FutureFeed, a startup that provides cybersecurity compliance solutions, opened an account with Silicon Valley Bank shortly before the run that caused the bank’s collapse. 

Goepel said his organization stayed informed of related developments and created a plan to deal with the bank’s collapse. FutureFeed, ultimately, didn’t see a significant disruption to its business from the bank failure, he said. The company also decided to continue its relationship with Silicon Valley Bank after federal regulators took actions in response to the banking crisis. 

  In-house counsel must be able to read through their organization's balance sheet as part of evaluating their risks.

Those actions included the US Treasury Department, Federal Reserve, and Federal Deposit Insurance Corporation ensuring that accounts at the two failed banks would be backstopped beyond the US$250,000 limit on federally insured deposits. The Federal Reserve also created the Bank Term Funding Program (BTFP), a lender of last resort to help cash-strapped banks cover their deposits.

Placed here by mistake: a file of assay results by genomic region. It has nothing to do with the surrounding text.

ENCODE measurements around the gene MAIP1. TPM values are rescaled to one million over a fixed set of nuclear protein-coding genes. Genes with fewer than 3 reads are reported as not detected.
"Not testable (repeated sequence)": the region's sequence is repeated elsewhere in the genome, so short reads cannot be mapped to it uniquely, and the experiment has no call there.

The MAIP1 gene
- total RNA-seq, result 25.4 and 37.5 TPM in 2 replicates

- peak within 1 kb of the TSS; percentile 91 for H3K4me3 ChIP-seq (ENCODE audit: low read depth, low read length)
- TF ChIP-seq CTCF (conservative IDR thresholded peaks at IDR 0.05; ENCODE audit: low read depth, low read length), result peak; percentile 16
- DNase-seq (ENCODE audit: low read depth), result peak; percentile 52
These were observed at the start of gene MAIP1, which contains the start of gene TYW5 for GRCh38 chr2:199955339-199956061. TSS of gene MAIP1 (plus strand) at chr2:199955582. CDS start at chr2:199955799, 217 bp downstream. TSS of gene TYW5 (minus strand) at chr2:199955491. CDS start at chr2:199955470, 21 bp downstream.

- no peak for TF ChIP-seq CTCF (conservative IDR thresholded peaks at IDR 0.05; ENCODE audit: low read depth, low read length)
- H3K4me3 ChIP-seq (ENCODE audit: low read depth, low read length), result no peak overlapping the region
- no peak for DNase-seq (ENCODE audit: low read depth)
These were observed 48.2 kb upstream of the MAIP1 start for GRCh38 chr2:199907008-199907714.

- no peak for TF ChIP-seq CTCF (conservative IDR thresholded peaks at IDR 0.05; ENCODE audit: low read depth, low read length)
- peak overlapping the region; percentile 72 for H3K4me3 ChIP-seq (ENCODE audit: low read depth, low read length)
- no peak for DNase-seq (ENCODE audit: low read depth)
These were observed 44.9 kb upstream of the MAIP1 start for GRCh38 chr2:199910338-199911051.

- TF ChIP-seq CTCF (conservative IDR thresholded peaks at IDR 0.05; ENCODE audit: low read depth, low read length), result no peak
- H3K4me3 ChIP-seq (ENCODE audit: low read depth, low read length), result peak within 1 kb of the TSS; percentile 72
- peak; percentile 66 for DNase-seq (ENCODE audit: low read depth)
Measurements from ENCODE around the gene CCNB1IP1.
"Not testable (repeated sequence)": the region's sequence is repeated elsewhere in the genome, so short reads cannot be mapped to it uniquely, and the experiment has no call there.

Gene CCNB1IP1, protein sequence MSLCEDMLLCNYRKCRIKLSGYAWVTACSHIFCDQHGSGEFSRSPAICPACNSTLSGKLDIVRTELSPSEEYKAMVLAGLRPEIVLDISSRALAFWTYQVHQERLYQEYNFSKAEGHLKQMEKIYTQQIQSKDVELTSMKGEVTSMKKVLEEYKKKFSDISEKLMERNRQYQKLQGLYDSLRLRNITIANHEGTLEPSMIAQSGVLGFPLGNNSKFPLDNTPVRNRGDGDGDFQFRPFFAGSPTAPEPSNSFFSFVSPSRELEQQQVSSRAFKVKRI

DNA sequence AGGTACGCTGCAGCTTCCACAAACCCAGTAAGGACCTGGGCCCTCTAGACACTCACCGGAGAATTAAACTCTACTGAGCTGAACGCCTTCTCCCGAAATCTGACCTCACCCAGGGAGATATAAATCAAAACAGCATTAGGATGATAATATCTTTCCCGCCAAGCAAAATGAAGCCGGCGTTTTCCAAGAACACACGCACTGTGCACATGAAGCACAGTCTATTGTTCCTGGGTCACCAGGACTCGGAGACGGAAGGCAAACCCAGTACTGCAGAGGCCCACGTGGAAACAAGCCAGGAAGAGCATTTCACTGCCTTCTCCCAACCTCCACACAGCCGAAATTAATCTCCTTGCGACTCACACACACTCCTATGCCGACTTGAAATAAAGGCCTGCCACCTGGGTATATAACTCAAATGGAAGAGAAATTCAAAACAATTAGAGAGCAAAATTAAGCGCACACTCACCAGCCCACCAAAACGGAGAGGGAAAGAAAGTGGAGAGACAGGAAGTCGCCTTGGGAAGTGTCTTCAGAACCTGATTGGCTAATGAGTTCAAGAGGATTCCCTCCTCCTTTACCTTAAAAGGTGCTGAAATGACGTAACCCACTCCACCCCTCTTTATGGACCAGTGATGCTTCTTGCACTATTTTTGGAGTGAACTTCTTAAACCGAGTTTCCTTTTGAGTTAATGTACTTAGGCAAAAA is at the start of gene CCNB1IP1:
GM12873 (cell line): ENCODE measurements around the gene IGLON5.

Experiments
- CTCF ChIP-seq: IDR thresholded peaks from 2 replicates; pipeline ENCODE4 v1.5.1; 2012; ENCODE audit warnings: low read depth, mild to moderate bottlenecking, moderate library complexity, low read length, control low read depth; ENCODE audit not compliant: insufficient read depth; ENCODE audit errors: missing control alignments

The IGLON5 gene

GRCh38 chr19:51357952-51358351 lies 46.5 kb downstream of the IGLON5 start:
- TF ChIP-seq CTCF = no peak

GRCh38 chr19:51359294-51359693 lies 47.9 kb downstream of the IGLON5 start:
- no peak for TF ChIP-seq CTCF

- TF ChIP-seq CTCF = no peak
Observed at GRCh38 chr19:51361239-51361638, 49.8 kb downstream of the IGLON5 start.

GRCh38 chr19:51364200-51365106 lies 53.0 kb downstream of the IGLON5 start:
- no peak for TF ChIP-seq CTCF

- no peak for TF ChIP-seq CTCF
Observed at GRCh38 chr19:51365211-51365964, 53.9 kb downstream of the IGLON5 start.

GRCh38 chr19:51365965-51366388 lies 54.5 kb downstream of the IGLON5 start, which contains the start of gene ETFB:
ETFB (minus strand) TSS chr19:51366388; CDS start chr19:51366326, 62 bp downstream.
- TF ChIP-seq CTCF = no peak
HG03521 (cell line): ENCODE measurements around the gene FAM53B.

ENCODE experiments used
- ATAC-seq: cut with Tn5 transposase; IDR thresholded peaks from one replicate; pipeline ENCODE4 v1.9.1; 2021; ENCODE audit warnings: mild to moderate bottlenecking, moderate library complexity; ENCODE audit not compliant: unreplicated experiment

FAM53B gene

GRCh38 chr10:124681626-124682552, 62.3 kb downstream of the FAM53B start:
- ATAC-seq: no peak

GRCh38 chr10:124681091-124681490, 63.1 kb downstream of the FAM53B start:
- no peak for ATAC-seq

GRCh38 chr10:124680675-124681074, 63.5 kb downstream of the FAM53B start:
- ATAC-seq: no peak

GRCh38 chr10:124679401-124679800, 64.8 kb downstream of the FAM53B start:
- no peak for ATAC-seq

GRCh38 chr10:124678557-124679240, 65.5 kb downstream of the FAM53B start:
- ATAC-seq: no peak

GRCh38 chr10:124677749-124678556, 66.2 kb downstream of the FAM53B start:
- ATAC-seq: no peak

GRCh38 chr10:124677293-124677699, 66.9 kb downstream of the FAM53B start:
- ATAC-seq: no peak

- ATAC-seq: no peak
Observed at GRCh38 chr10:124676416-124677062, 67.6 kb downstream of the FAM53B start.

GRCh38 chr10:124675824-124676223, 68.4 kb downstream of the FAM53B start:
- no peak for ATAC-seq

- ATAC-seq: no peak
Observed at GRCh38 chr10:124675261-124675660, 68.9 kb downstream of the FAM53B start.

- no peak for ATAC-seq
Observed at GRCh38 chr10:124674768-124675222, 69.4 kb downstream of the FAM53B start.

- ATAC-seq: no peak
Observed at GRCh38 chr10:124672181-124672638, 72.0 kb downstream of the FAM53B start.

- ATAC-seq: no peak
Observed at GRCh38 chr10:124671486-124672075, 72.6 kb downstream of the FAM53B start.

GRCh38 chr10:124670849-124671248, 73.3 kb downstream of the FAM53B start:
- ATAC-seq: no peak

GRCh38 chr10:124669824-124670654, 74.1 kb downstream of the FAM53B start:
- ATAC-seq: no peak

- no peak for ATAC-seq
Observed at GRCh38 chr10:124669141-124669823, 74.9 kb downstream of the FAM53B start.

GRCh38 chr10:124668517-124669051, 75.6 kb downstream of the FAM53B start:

The implications could have been worse, but most startups and small businesses were able to weather the storm, Goepel said.   

Similarly, other in-house attorneys said in-house counsel must keep up with related developments and provide a calming influence for their organization.

"In addition to the standard role counsel can play in facilitating finance and leadership in whatever they need to secure company finances — rapid response time, introductions to new banking relationships, etc. — in-house attorneys at every level should make sure they are fully informed on all new developments as they progress to appropriately reassure other employees and maintain calm throughout the company."